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The Triple Bottom Line: People, Planet & Profit

Columnist: Lawrence Amaturo
November, 2018 Issue

Lawrence Amaturo
All articles by columnist

Oh boy, has my editorial team impressed me this month! I’m lucky enough to review their progress as we prepare each issue, and this month’s cover story—“Conscious Capitalism”—opened my eyes to amazing ideas I’d never considered for my own media, automotive or real estate organizations. When enterprises or people do business consciously, they’re choosing a business strategy that benefits humanity and the environment, subscribing to what is known as a triple bottom line—people, planet and profit. I thank my team for bringing this emerging business concept to my attention.

This month’s cover story by Judy Wilson is a must-read for every Bay Area CEO or entrepreneur. Her insight into this growing approach toward conscious capitalism may be just the edge your business needs to distinguish itself by creating a lasting impression on your team, your consumer base and your community. While some companies have been conducting business this way for years, today’s businesses can earn B Corp certification.

Traditional Medicinals, located in Sebastopol, is one company with B Corp status. This company has dedicated itself to building schools, hiring teachers, providing school uniforms, lunch and transportation each day to more than 1,000 boys and girls in the barren desert state of Rajasthan, India. Wilson describes how this globe-trotting company gracefully supports this far flung area from which it sources its primary ingredients. No less impressively, Clover Sonoma has focused its attention directly to the geographic community where both its employees and consumers live. This “Clommunity” as they call it, benefits as recipients of no less than 5 percent of Clover’s annual profits. And real estate newbie Clear Blue Commercial has found a distinctive way to thrive within this pay-it-forward styled concept by, in essence, going into business with Mother Nature herself.

If you live in Sonoma County, chances are you’ve shopped at an Oliver’s Market and seen the employees wearing t-shirts that read: “If we act like we own the place, it’s because we do.” In the feature, “Employee Owned,” writer Jean Saylor Doppenberg finds out why owner Steve Maass sold a portion of his company to employees through an Employee Stock Ownership Plan last year. I regret I’ve yet to meet Maass to personally thank him for so actively supporting our community’s endless number of organic and bio-dynamic growers and food producers who make the North Bay unique to all the world. He’s forged this effort into a sharp double-edged sword that has engendered a most loyal consumer following and a 1,000-plus employee base that prides itself in knowing more about your favorite cuts of beef, vintages of wines and cultures of cheese than you ever thought possible. He credits his success to the teamwork of the entire staff.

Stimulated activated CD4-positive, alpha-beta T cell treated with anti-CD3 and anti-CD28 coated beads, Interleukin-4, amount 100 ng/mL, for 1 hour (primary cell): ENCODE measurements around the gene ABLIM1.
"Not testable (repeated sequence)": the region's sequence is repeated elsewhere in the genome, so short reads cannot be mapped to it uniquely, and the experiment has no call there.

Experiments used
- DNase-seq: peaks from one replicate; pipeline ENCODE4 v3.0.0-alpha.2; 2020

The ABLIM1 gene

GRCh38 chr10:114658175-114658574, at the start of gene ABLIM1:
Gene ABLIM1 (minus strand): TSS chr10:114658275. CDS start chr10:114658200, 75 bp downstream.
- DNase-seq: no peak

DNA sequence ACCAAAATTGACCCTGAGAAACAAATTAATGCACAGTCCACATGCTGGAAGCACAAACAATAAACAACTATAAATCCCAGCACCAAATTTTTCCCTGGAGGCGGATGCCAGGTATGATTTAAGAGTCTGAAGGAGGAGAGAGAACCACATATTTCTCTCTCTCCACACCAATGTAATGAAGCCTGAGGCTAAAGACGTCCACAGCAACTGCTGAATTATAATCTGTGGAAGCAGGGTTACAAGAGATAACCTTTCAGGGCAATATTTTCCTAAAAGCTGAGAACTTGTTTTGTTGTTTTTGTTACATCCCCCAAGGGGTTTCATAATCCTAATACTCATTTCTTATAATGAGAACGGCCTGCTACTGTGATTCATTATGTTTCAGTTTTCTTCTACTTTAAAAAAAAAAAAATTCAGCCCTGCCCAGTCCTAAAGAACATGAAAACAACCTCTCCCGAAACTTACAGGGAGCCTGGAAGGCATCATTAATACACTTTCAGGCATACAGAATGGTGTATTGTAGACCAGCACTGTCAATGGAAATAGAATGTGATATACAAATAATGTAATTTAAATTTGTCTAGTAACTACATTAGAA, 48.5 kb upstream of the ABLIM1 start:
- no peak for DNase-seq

Steve’s purposeful use of an ESOP keeps his team focused on the long-term and his own hope of retiring someday without the worry of watching his company withering away as a mere rounding error within a larger chain of national supermarkets.

And finally, I’d like to reflect a bit on the powerful role of an old-fashioned media technology. As you might remember, thousands of mobile phones failed when 73 cell towers burned during the October firestorm. What’s more, the Internet itself failed us as electric power lines fell and computers couldn’t function. Local television and news outlets portrayed compelling human-interest stories and information, but lacked the on-demand news needed to keep thousands connected as they evacuated their homes and neighborhoods. In our modern-day world, good old-fashioned radio became the North Bay’s guiding voice, and no outlet communicated the immediate and vital information as well as KSRO News/Talk radio.

I’d like to formally congratulate our teammates at KSRO News/Talk for their life-saving, and now prize-winning coverage of the firestorm. Named after the late 19th Century technological wizard and Nobel Prize winning physicist Guglielmo Marconi, The Marconi Award is the industry’s highest honor. More than 15,000 radio stations blanket this nation, but only 18 stations received this honor during this year’s National Association of Broadcaster’s summit in Orlando. More impressively, KSRO took home two of the only 21 awards bestowed—one for “Station of the Year” and the other to Pat Kerrigan, KSRO news director and morning show host, for “Personality of the Year.”

Kerrigan’s award is especially heartening, as it reflects her unselfish efforts to keep thousands of people informed and safe during those early morning hours of great confusion and in the days that followed. Her award is also a reflection of the selfless efforts of dozens of staff members at our radio group. Well done team! I thank you.

I hope you enjoy this month’s issue. I’d like to learn of your own B Corp or ESOP successes (or difficulties). Tell me more about these strategies and how they impact your own enterprises at



In this Issue

New Adventures in Wine Country

As each new generation of tourists arrived, they sought out wineries that offered something different from a standard tasting at the bar. Along the way, cave tours and blending seminars were offered...

Beyond The Bottle

Fine wine comes with certain expectations, and finding it in a bottle with a natural cork and an attractive label is likely to be close to the top of the list. Bottled wine undoubtedly has a certain...

Small Wonders

The modest entrance of Passalacqua winery in the heart of Dry Creek Valley offers sweeping vineyard views and an inviting patio lounge seating area underneath the shade of coastal redwood trees, sur...

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